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Ministry Brings Madness And Mayhem To Bristol With Chelsea Wolfe

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Band Photo: Ministry (?)

With over thirty years of music, drugs and resistance under their belts, industrial pioneers Ministry, led by charismatic and enigmatic frontman Al Jourgensen, have accumilated a catalogue of a quality the likes of which most bands would kill for. They have never been one to rest on their laurels however and their live shows are very much in the moment, both in terms of their music and the general climate the world finds itself in. With their first album in six years, "AmeriKKKant" out now, the band once again has a lot to say. Donald Trump fans, stop reading now!

Opening the initial shows on their trek across the United Kingdom is singer songwriter, Chelsea Wolfe. I had heard much about her but not her music, which was introduced to me with the visceral opening number, "Carrion Flowers." Wolfe's music is powerful, haunting, reminiscent of several but all of its own.

Cloaked in darkness, Chelsea and her band continued to promote latest album, "Hiss Spun" by performing such new songs as "Spun," "Vex" and "16 Psyche," they received a very warm reception from a crowd who expect to see the unexpected and unconventional, given the headliners. Some older compositions such as "Dragged Out," "Demons" and "Feral Love" were also brought out, before closing with another song from the latest release, this time, "Scrape." Chelsea Wolfe is a law unto herself, stirring up images of Siouxsie Sioux, Kate Bush and Bjork, trapped together in an iron maiden. A true artist who must be heard to be believed.

At the stroke of half past nine, Ministry, who I first saw ten years previously on their "farewell" tour, took to the stage in all the multi media madness that has become their trademark, beginning with the song, "Twilight Zone," just one of many from "AmeriKKKant." I've previously described a Ministry show as a virtual similulator of how it must be to completely lose one's mind and that was just as true tonight, as the imagery and soundbites from the show which gave the song its name was mixed with footage and quotes from America's most divisive commander in chief in recent history.

From then on, Trump took shot after shot from Jourgensen, almost literally in the song, "Punch In The Face," while "Victims Of A Clown" and "We're Tired Of It" also delivered scathing critiques of the man who couldn't even sell a stone cold stunner. All in all, Ministry performed no less than seven of the nine tracks from "AmeriKKKant," including the interlude, "TV5/4chan," though their old favourite target George W. Bush was still on the receiving end of some knocks from Uncle Al, this time from the "Rio Grande Blood" album, namely in the forms of the title track, "Señor Peligro," a condemnation of American involvement in Venezuela and the 9/11 truther anthem, "LiesLiesLies."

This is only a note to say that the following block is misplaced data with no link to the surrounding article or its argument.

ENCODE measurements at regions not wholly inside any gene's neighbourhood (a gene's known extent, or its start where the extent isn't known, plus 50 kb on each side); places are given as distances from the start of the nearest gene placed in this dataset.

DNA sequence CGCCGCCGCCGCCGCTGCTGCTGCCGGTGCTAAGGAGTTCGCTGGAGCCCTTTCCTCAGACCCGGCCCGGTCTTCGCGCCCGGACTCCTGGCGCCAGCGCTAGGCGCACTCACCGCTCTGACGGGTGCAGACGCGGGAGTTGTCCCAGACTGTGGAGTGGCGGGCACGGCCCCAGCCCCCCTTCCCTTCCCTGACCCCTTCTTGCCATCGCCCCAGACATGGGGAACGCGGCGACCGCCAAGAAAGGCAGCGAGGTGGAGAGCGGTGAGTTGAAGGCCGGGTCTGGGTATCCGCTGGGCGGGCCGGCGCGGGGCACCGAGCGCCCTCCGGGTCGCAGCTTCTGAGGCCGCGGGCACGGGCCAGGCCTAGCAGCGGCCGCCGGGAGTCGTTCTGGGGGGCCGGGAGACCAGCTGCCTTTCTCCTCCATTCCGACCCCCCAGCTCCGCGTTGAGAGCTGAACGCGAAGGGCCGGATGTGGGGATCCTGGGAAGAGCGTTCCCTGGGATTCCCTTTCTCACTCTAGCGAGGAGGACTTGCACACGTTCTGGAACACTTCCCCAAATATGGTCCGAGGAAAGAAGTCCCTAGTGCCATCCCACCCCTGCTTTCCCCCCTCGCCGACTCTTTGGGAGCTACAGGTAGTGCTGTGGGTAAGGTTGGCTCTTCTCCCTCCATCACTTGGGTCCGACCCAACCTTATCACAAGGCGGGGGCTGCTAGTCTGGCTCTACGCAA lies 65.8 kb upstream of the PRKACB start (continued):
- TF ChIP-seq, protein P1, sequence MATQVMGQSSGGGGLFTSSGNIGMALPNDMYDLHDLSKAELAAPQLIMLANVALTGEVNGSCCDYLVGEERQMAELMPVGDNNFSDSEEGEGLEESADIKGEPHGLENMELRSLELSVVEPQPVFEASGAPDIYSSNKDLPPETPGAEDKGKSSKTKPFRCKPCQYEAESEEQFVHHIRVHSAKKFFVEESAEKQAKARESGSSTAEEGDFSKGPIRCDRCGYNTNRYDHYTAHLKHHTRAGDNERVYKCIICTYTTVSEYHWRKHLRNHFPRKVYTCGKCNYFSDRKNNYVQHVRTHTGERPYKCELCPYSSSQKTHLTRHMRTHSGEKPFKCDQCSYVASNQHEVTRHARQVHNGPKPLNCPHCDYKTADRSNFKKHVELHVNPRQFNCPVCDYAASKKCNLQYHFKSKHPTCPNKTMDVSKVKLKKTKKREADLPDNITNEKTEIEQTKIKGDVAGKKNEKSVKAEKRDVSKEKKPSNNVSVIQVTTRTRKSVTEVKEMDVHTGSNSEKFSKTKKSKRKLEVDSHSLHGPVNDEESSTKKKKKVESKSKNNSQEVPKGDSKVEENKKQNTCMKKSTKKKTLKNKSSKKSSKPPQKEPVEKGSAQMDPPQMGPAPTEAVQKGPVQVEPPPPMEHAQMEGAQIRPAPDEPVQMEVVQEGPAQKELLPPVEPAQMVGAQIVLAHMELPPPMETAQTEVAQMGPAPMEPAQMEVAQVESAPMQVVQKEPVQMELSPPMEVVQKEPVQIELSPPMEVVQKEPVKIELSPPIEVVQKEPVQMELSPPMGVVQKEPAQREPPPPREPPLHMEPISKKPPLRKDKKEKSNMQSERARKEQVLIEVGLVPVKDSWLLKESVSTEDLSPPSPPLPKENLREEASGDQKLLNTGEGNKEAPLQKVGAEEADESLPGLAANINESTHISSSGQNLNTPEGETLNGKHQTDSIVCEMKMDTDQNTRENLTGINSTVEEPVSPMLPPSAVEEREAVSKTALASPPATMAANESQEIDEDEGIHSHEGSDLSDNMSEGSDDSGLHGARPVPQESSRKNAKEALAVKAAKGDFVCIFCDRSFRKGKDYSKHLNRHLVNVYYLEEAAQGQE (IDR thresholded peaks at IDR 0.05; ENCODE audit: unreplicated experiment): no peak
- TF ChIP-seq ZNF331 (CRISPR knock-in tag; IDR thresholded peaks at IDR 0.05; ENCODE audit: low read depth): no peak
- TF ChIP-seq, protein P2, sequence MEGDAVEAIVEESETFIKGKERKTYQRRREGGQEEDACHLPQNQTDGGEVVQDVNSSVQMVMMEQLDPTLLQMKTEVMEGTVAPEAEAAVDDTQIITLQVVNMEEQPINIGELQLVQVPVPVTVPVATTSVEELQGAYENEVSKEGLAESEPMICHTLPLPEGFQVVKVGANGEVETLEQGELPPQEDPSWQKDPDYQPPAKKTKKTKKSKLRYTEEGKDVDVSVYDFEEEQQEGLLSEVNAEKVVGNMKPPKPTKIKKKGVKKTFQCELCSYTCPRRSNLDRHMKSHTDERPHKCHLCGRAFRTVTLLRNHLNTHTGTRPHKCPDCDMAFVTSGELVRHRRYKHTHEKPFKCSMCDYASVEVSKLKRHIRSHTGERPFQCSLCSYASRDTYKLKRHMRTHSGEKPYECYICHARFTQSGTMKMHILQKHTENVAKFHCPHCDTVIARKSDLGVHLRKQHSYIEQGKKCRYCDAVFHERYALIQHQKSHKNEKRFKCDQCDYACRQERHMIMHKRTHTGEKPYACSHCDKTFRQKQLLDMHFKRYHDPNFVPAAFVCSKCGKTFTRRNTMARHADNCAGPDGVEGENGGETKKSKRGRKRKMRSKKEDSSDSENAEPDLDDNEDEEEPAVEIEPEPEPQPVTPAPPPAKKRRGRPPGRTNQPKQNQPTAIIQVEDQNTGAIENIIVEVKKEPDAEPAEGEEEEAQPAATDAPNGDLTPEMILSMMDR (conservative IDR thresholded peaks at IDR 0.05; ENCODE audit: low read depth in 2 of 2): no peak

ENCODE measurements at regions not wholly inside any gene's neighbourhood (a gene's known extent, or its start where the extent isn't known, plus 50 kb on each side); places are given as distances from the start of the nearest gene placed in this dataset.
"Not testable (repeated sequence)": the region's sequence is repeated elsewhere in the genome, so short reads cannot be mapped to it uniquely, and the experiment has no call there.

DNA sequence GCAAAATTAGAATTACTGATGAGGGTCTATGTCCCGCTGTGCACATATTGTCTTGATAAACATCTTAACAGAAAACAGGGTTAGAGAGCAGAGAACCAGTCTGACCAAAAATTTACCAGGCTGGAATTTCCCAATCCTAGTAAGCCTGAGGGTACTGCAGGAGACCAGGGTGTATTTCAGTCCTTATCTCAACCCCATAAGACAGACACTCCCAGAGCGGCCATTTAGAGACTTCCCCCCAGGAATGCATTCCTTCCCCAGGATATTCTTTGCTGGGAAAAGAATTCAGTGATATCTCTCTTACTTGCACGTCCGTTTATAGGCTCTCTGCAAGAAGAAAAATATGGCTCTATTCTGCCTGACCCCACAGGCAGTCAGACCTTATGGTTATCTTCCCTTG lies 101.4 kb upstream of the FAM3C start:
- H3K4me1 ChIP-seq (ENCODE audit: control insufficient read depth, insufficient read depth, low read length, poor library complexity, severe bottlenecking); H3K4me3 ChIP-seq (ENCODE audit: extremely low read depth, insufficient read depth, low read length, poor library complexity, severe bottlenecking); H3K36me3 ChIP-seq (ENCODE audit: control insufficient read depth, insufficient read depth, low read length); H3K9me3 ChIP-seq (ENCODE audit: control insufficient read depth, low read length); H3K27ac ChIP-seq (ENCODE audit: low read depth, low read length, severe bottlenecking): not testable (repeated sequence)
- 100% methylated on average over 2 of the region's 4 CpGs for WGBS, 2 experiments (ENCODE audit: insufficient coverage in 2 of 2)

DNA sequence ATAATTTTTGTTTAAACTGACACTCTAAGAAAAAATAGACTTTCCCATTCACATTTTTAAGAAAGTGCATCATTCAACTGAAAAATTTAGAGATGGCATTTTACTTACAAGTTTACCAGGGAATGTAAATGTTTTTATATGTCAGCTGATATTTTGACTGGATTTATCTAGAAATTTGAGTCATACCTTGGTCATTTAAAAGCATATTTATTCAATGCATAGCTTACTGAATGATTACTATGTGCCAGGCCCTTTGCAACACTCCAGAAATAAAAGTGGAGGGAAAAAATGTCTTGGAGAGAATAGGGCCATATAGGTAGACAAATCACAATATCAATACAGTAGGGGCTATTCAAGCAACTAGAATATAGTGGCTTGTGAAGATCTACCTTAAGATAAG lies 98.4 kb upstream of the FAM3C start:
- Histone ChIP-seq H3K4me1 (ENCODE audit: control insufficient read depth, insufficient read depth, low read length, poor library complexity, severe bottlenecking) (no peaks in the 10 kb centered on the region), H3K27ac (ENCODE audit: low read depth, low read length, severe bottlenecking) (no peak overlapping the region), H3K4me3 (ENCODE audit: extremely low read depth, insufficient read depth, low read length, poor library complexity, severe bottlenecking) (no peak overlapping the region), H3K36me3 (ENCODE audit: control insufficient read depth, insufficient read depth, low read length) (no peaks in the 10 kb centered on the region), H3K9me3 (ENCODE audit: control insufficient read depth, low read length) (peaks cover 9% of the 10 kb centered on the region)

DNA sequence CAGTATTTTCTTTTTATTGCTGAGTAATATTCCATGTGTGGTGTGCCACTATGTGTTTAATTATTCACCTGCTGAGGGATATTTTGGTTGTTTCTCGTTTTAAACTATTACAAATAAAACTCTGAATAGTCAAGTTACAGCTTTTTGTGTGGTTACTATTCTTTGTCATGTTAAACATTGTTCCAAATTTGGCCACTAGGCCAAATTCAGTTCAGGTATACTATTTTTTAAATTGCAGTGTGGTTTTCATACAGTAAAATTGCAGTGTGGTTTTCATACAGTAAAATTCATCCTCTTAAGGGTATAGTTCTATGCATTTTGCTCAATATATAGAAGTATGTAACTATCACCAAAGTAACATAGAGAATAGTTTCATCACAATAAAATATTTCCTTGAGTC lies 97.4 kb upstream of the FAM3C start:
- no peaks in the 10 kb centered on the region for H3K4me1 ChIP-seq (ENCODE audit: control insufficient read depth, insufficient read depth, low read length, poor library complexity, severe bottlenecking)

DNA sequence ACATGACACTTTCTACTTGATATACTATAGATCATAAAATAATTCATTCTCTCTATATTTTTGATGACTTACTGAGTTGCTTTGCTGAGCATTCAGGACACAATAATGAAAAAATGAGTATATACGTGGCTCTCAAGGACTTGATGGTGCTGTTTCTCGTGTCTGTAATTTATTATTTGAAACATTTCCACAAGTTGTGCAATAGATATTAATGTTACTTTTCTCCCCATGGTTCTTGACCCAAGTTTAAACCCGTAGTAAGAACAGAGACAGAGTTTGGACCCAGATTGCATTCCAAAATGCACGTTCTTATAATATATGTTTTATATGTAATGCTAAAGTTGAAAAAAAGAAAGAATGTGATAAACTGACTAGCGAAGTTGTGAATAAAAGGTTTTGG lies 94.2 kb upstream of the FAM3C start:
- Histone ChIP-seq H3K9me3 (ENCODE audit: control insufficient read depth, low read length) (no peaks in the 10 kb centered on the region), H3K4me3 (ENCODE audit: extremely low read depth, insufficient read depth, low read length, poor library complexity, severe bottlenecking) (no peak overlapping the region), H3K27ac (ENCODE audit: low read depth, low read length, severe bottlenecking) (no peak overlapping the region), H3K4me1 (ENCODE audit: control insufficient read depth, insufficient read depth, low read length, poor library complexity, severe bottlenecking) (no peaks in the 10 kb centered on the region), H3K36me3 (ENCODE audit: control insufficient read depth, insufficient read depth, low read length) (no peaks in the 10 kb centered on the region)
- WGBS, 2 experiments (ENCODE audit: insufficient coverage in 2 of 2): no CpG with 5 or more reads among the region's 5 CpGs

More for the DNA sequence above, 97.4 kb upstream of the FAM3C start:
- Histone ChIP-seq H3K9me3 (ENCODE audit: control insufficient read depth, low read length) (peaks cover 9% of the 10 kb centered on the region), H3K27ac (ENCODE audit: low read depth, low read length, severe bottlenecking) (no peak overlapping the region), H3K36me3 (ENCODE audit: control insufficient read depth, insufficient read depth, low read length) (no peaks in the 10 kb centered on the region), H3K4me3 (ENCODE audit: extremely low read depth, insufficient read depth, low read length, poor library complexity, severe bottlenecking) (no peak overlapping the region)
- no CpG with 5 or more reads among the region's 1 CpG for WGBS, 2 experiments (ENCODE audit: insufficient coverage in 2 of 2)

As expected though, Ministry dedicated the final third of their set to old favourites and classics, beginning with "Just One Fix," heroin's most honest love song from the legendary, "Psalm 69: The Way to Succeed and the Way to Suck Eggs" album, from which they immediately returned to for "N.W.O.," an audible and in the case of a live setting, visual summary of Earth in chaos. "Thieves" and "So What," unquestionably two of Ministry's absolute best anthems then filled the hall with bedlam and movement, before an encore consisting of "Psalm 69," delivered as only as Al Jourgensen can, like a sermon that the church would rather you not hear, before "Bad Blood" from "Dark Side of the Spoon" capped off an unforgettable evening of protest and metal. "Refuse/Resist" may be Sepultura's mantra, but it sums up Ministry just as well.

Diamond Oz's avatar

Ollie Hynes has been a writer for Metal Underground.com since 2007 and a metal fan since 2001, going as far as to travel to other countries and continents for metal gigs.

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